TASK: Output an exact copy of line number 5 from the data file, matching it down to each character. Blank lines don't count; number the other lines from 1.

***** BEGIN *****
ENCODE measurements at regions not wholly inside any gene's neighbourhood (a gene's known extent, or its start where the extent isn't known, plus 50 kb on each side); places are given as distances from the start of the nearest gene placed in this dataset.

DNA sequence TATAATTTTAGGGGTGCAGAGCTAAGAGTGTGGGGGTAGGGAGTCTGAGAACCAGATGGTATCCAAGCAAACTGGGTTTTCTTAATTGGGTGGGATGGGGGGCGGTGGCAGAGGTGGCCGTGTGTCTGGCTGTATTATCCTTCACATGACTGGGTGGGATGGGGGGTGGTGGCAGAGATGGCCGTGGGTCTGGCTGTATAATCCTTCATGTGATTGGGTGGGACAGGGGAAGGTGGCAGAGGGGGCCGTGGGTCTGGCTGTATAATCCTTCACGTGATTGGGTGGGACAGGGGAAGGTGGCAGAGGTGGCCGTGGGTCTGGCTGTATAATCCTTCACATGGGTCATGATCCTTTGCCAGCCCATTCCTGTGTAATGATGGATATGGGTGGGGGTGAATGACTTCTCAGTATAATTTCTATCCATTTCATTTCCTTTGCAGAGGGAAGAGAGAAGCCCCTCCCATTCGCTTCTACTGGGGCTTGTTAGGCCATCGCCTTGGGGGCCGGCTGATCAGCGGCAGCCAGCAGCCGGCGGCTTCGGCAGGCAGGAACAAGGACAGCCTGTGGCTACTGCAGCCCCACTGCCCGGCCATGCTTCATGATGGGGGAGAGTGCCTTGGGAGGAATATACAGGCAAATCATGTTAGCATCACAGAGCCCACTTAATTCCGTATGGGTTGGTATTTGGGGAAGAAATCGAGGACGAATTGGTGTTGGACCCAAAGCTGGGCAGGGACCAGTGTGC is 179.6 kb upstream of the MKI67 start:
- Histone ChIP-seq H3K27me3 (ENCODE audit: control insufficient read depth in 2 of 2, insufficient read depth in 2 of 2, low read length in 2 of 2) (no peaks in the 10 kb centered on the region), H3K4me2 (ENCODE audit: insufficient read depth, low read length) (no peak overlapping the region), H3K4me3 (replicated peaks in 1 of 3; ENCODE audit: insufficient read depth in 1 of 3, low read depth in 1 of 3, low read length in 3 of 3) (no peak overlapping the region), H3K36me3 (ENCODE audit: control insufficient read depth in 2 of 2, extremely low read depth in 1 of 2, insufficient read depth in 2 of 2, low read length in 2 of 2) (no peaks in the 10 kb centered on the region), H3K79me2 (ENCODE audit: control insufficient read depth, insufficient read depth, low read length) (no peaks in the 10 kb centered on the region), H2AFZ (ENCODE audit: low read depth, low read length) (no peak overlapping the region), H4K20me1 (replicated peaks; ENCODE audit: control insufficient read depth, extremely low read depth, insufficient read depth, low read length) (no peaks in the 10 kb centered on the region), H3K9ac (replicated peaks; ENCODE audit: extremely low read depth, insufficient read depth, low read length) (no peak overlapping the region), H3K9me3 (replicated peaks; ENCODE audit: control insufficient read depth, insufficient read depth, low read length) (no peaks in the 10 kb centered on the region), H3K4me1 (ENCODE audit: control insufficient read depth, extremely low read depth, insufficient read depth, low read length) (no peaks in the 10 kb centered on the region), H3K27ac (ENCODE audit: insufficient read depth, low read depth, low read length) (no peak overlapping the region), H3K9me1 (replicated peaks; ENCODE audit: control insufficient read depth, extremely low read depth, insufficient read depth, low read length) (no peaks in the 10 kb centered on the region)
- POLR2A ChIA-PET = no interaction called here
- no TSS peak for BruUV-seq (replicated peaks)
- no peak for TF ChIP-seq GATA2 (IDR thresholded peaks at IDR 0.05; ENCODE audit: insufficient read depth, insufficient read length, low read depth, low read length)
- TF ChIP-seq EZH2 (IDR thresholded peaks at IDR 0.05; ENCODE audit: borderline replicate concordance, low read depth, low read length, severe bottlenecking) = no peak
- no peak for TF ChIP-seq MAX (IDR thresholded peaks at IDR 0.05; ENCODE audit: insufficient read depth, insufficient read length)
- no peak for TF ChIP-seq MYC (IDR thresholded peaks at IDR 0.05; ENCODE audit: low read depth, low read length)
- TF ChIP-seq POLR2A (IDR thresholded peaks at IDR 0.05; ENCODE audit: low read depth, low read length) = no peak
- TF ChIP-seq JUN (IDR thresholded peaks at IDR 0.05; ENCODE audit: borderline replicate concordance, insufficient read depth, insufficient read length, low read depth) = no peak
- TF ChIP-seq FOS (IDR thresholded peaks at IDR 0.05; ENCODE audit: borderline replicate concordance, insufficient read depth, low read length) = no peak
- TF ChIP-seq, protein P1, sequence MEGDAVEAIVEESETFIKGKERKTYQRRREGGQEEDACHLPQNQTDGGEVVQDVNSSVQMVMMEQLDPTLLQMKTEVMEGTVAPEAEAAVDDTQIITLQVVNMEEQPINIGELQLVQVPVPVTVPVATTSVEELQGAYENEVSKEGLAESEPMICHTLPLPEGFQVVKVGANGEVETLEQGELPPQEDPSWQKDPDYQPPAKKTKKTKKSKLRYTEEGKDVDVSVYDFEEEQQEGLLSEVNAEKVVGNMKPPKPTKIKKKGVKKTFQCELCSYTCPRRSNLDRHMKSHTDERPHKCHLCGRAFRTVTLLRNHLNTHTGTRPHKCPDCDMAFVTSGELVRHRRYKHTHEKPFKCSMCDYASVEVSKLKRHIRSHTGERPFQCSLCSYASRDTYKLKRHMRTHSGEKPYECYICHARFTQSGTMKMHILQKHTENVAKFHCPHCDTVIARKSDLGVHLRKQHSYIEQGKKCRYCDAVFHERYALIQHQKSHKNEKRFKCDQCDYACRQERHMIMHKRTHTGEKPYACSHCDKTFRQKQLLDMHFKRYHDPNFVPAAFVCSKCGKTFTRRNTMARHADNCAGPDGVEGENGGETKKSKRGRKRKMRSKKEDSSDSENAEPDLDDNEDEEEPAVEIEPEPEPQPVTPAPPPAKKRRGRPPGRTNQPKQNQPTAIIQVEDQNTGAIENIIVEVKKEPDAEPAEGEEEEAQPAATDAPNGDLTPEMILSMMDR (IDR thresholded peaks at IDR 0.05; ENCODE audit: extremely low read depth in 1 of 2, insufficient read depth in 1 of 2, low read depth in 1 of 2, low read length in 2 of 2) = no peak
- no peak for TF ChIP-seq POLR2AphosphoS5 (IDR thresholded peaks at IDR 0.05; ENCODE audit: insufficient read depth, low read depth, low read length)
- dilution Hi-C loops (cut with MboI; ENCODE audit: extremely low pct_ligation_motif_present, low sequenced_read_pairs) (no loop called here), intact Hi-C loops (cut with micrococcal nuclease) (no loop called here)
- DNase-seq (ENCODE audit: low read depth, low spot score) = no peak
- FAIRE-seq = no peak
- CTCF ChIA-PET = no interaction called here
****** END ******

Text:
- no TSS peak for BruUV-seq (replicated peaks)